While western banks took a beating from the subprime debacle, news reports say Chinese lenders are posting profits. Somehow, Chinese stocks have been looking darn good in 2007, despite warnings of a overheating economy or a bubble in the stock markets.
Apparently, financial institutions in China were able to duck the worst of the subprime mess as fee-based services offset losses emanating from the global credit woes linked to weakness in U.S. housing.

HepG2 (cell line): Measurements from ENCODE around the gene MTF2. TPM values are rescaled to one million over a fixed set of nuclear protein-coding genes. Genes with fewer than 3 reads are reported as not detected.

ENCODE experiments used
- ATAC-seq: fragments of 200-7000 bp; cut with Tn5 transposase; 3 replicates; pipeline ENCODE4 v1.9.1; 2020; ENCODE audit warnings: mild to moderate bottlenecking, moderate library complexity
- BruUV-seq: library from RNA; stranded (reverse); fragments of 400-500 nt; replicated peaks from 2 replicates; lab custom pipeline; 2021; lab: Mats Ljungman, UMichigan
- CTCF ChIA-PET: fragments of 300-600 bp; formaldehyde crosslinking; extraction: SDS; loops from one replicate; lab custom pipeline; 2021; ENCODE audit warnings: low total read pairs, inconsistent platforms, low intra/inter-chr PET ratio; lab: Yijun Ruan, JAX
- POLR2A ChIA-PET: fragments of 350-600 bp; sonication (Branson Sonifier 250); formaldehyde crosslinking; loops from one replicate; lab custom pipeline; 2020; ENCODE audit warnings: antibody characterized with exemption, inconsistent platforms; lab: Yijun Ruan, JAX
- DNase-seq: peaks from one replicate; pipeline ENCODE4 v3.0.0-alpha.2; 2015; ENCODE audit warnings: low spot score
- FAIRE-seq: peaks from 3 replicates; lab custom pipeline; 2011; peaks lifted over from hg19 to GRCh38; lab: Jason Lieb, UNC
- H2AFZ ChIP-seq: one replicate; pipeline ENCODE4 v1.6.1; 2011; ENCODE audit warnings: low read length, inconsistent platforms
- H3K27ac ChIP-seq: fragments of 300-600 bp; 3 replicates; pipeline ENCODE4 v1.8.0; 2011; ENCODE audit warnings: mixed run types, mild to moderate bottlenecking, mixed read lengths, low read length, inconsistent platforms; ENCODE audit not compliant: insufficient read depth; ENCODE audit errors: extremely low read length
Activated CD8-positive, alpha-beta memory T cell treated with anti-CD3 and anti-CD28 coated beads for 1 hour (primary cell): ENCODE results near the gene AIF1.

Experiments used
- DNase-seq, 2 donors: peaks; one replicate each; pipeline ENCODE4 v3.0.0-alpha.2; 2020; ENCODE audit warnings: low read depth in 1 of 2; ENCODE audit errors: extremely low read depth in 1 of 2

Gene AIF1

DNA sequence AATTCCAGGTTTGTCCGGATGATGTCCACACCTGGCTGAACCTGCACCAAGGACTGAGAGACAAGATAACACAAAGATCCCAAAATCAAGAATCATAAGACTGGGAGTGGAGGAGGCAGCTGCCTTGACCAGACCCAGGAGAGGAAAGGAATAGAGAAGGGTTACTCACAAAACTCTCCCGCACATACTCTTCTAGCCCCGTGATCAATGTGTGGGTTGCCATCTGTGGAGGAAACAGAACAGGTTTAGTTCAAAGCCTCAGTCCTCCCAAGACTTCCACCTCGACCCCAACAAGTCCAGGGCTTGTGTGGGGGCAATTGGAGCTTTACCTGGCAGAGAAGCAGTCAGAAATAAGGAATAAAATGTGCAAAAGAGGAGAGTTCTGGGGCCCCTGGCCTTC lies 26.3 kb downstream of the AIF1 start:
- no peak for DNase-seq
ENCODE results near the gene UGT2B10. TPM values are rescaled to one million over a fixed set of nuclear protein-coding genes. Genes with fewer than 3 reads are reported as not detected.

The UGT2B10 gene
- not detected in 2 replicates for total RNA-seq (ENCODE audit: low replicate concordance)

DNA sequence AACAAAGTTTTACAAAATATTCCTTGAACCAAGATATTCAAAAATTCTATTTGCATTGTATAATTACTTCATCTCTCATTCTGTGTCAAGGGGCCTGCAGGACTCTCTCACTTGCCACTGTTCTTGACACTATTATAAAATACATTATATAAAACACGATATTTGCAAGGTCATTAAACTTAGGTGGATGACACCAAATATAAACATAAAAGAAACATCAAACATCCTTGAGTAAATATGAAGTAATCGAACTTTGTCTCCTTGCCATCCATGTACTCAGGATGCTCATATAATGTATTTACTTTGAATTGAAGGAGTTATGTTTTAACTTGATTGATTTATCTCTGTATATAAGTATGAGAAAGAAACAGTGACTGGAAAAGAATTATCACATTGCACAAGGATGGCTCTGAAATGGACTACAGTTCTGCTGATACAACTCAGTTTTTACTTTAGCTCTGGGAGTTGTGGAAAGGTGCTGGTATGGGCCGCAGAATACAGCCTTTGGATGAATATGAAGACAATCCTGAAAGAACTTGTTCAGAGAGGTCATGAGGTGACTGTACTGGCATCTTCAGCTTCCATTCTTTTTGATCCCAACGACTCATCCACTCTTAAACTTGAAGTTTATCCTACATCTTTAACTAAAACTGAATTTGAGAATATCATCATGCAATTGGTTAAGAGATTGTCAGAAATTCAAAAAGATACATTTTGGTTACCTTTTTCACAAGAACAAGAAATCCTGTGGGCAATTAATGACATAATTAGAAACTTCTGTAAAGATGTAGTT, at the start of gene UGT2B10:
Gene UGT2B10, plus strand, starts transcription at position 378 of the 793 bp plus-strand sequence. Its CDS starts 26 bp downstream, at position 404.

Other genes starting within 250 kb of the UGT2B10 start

Among the sectorwide profit-makers in Bank of China, reporting net profits of a whopping $8 billion last year. And that follows nearly $5 billion in investments in mortgage-backed securities.
Beijing-based ICBC said in a statement, its profits were higher by 65 percent last year. Compared to U.S. and European lenders, the state-lender suffered a mere $1.23 billion from the subprime fallout: "The operational risk management of the bank continued to stand at a prudent level compared to domestic and overseas peers," ICBC was quoted as saying in an Associated Press report.